We are born. We exist. We are not flaws in the grand design. We are perfect as we are. We will not be eliminated.
Chechnya. 2017. Gay men are being starved, beaten, murdered. Unless you’ve been living under a rock, or have chosen to ignore this information, you’ve probably seen a headline or 20 come through your Facebook or Twitter feed regarding these torturous persecutions. It seems that Ramzan Kadyrov, the head of the republic of Chechnya (a mostly Muslim region in Russia) wants to rid (RID!) his republic of all gay men by Ramadan, which begins May 26, 2017.
Ramadan, in case you don’t know, is a period of fasting, a time in which religious followers of Islam are supposedly brought closer to God and reminded of those less fortunate. Any human being that a family, a community, a government, a religion, a sect wishes to be rid of seems nothing if not less fortunate in my opinion. So as Chechnya approaches this holy period its leader hopes to have less “unfortunate” people to worry about. Religion…sign me up!
I am heartbroken. I am disturbed. I am angry.
I don’t know what I can do to help. I am one person. But my ache and desire for an intervention is real. What can we (the gay community, the American people) do? How can we help? From thousands of miles away, how do we help them?
I’m terrified for people I don’t even know. I’m in anguish that men who love other men (like I love other men) are being beaten and murdered. Murdered! For merely being born gay. For choosing to live the lives they were born to live.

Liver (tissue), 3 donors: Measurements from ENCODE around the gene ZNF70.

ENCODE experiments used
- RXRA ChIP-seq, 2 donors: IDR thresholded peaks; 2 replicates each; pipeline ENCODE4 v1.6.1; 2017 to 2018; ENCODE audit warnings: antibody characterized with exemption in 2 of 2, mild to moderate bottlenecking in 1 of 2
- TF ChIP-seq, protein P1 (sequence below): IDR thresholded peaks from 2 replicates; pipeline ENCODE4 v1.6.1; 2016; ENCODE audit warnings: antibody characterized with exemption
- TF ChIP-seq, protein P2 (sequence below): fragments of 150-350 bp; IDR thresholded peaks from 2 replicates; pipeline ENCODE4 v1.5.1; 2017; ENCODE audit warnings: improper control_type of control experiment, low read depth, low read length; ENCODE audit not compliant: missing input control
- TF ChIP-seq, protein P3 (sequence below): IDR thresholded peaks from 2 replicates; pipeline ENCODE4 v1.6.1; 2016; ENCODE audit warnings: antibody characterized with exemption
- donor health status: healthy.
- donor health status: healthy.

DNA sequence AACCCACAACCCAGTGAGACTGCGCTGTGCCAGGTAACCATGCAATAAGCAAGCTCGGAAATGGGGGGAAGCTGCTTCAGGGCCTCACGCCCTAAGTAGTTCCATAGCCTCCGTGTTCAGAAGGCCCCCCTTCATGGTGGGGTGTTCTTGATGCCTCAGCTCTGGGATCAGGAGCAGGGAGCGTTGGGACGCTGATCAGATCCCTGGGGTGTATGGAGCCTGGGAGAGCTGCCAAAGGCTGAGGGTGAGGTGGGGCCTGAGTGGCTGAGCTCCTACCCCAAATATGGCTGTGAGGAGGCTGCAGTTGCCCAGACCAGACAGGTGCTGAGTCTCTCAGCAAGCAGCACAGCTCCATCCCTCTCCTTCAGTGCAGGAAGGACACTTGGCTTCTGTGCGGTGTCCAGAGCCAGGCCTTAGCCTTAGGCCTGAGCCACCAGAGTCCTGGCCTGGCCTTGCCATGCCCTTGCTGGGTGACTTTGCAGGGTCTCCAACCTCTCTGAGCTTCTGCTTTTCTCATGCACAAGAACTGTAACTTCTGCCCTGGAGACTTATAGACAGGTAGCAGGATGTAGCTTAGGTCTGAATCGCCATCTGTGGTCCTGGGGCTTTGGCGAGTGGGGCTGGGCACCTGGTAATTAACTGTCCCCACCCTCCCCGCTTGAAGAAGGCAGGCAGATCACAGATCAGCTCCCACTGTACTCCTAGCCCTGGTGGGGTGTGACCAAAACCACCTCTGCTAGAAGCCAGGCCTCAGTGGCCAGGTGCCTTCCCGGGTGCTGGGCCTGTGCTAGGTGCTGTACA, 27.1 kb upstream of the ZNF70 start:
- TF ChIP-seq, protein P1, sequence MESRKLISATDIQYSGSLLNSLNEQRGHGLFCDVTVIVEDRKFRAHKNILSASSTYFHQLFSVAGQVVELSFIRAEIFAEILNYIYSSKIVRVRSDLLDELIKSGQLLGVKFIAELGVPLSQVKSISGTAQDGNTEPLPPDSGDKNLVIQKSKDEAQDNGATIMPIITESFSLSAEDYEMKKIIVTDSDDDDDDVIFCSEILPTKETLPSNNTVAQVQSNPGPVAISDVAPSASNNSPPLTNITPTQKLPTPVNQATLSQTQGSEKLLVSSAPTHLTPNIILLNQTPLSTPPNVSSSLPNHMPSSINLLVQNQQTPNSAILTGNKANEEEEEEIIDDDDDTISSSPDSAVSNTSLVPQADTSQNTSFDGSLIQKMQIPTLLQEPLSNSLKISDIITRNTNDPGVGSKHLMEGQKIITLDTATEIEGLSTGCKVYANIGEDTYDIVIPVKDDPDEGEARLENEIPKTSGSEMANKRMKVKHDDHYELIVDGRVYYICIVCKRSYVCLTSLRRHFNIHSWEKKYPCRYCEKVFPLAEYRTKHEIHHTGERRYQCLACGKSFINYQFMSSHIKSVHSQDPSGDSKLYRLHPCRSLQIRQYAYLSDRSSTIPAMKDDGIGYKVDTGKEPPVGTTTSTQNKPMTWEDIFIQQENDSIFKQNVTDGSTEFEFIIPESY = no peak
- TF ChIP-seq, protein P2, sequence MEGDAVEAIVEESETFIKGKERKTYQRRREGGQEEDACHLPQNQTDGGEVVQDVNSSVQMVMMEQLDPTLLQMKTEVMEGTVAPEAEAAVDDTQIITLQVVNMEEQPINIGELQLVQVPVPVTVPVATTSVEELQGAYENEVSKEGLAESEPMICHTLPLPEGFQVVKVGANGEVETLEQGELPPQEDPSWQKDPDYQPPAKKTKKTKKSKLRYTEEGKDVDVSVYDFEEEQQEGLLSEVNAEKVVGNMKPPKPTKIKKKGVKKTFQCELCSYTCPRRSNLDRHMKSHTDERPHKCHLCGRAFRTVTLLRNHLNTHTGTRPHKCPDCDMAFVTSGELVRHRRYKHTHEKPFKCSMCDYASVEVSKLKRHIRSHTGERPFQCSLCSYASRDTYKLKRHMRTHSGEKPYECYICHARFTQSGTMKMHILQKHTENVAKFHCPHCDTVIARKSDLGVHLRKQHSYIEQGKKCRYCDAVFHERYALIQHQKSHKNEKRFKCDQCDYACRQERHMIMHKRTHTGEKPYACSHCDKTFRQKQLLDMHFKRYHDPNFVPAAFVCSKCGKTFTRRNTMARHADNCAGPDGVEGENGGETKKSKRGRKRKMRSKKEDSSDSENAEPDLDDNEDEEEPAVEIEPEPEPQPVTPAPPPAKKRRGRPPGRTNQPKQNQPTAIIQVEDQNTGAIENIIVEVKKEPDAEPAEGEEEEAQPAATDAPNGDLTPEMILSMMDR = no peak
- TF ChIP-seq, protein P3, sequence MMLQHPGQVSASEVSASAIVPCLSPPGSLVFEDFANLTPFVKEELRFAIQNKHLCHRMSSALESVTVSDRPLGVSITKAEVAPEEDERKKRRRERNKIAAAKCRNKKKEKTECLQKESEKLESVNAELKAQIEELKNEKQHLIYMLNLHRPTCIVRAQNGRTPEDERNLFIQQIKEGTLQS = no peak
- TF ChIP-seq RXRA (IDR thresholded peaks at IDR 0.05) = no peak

Scream. Yell. Kick something. Break something. It helps to release the tension but only briefly. The world view of gay people has certainly changed for the better over the decades since the Mattachine Society met in secret, since the rioters at Stonewall rose up, since the marchers of Act Up chanted “Fight Back, Fight AIDS.” But the world is still filled with evil people who want to eradicate anything and everything they see as different. Religion often feeds that evil and helps it to grow. Phobias of all varieties are running rampant. And bigots seem more emboldened than ever. Progress certainly seems to bring out the worst in people
I am moved to tears every time I think about the gay men living (dying) in Chechnya. I feel like Shirley MacLaine’s character in the film Terms of Endearment: frustrated, agitated, screaming, “Give my daughter the shot!!!” But in this scenario I’m the one frustrated, agitated, and angry, screaming: Leave us the fuck alone to live our lives in peace!!! I have to say us because if we gay humans don’t stand with other gay humans then who are we? These are our brothers that are being beaten and murdered. For nothing! Lives are being ended…for nothing! Innocence shattered. Persecution due to a belief that who one loves (or kisses, or holds hand with, or fucks) is wrong.
It is not lost on me that I live in the United States of America. I know how blessed I am. Yet even while the hatred and homophobia exists here, I am free to live, love and marry. The pursuit of happiness is mine and I can grasp it. But even here at home (the land of the free and brave) we don’t seem to have a president who cares enough about us to fight for the human rights, the equal rights, of LGBTQ humans. And with all the alleged Russian interference and collusion, will America step in to help or watch this tragedy play out from the sidelines?
We are not a blight on our family’s name. We are not stains on the fabric of society to be rubbed out. We are beautiful people who deserve to live and love and pursue our dreams just like anyone else. No government, no religion, no family member has the right to rid the world of us, or even attempt to rid the world of us. Being born heterosexual does not entitle one to all the rights and privileges of a civilized society but being born should guarantee them. Then again, what is civilized about beating and murdering human beings because they are gay?
“United we stand, divided we fall.”